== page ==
'Uneven recovery' will exacerbate inequality caused by pandemic, ILO warns
Stephen Cole

The COVID-19 pandemic has hit vulnerable groups hardest and as a global economic recovery accelerates it will only exacerbate inequality, the International Labor Organization (ILO) has concluded.

"The recovery, though important, will be incomplete. We won't be back where we started from. But perhaps more importantly than that is the unevenness of this recovery. Some are going to do quite well, others are going to have a hard time of it," Director General Guy Ryder told CGTN.

A report published on Wednesday found that the impact on jobs and incomes caused by lockdowns and other restrictions linked to the coronavirus had been four times greater than that seen during the financial crisis of 2008/9.

Next year 205 million people around the world will be unemployed, down from at least 220 million this year, but far above the 2019 level of 187 million. That equates to a jobless rate of 5.7 percent, compared with 5.4 percent two years ago.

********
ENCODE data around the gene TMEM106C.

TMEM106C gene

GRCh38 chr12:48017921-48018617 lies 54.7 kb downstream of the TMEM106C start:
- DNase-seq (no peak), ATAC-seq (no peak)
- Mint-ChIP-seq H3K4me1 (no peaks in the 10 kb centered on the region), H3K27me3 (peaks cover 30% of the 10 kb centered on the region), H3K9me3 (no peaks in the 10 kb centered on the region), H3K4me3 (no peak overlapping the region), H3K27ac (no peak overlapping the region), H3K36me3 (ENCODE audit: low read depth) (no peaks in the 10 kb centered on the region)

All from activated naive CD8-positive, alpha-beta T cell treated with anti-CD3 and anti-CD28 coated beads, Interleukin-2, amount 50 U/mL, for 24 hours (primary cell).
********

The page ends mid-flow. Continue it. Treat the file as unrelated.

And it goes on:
Women, young people and those working in informal sectors of the economy have been worst affected.

"We really do believe that in the global response, as every country is grappling with their problems, we do need a bit of an international cooperation dimension in the recovery process," Ryder added.

He was speaking to CGTN Europe as part of the Innovation, Action, Change series exploring how the world is facing up to the challenge of poverty.  

Five years of progress in reducing global poverty have been undone by the pandemic, according to the ILO report.

And just as vaccines used to fight the disease have been unequally distributed, with wealthy countries securing the vast bulk of available supplies, so have the tools needed to address its economic impact. Remote working, for instance, has helped many developed nations get a head-start in their recovery, but underfunded infrastructure in poorer regions has constrained opportunities.

For more interviews with key figures in the fight against poverty, follow CGTN Europe's Facebook page.

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